After being taunted by a mysterious being who calls himself The Guardian, a moongate appears. The Avatar arrives back in Britannia once more, and is immediately confronted with a grisly murder. As he investigates he discovers this is more than just a simple murder. The world is changed from his last visit: magic is failing and unpredictable, the moongates are malfunctioning, and in fact the whole land is in danger of falling prey to The Guardian.
The Super Nintendo version of the game, called simply Ultima: The Black Gate, is significantly different. Its plot (and even the opening cinematic) are very faithful to the original having only had slight adjustments due to Nintendo's censorship policies (for example, the grisly murders have instead become merely kidnappings). It does not support the SNES Mouse (all interaction is via menus), has no party system, and the towns and dungeons have been significantly redesigned.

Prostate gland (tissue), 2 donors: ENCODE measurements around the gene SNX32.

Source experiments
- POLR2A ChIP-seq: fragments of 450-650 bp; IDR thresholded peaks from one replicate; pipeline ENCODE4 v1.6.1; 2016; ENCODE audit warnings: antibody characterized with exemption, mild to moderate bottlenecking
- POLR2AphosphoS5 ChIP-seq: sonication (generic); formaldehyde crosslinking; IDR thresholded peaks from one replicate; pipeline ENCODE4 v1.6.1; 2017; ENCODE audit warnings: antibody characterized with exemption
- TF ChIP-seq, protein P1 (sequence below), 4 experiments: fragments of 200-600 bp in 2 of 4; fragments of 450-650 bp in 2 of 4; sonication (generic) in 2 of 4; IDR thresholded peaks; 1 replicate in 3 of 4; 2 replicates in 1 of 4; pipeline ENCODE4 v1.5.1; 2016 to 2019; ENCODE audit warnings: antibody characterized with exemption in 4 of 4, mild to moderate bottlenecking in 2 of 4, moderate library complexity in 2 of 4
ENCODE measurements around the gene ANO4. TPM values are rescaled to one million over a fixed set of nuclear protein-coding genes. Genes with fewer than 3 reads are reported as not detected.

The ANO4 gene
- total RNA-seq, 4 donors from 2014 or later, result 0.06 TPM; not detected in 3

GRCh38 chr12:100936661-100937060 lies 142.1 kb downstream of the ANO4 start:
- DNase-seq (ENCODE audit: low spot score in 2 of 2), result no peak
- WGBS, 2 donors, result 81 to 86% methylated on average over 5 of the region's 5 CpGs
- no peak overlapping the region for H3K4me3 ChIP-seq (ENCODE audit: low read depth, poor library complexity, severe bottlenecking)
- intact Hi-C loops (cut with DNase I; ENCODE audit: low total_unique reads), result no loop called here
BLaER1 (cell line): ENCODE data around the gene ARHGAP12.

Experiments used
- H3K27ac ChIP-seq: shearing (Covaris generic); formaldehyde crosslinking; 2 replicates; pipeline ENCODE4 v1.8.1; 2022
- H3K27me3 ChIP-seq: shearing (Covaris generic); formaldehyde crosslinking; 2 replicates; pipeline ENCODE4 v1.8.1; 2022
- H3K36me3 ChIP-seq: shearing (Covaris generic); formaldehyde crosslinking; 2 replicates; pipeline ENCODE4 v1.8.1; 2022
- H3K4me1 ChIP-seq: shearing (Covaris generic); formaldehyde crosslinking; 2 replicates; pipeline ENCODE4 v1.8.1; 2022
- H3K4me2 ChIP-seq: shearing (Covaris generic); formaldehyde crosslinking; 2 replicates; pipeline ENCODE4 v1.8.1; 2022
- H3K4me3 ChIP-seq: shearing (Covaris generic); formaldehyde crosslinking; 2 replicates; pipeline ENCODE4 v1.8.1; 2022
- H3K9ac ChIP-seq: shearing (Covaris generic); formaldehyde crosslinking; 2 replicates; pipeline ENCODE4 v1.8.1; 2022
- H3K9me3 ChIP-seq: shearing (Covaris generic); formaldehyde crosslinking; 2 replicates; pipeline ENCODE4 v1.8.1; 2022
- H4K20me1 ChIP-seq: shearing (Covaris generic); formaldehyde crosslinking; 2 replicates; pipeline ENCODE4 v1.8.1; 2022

- Published by Origin in North America in 1992.
- The original version included a cloth map of Britannia and a life-size Fellowship medallion; later releases (and the SNES version) included only a paper map and lacked the medallion.
- Published by FCI/Pony Canyon in North America in 1994.
|This article uses content from Wikipedia. The original aricle can be found at Ultima VII: The Black Gate. The list of authors can be seen in the page history. As with Codex Gamicus, the text of Wikipedia is available under the Creative Commons Attribution-Share Alike 3.0 (unported) license.|
- Ultima VII: The Black Gate wiki guide at StrategyWiki
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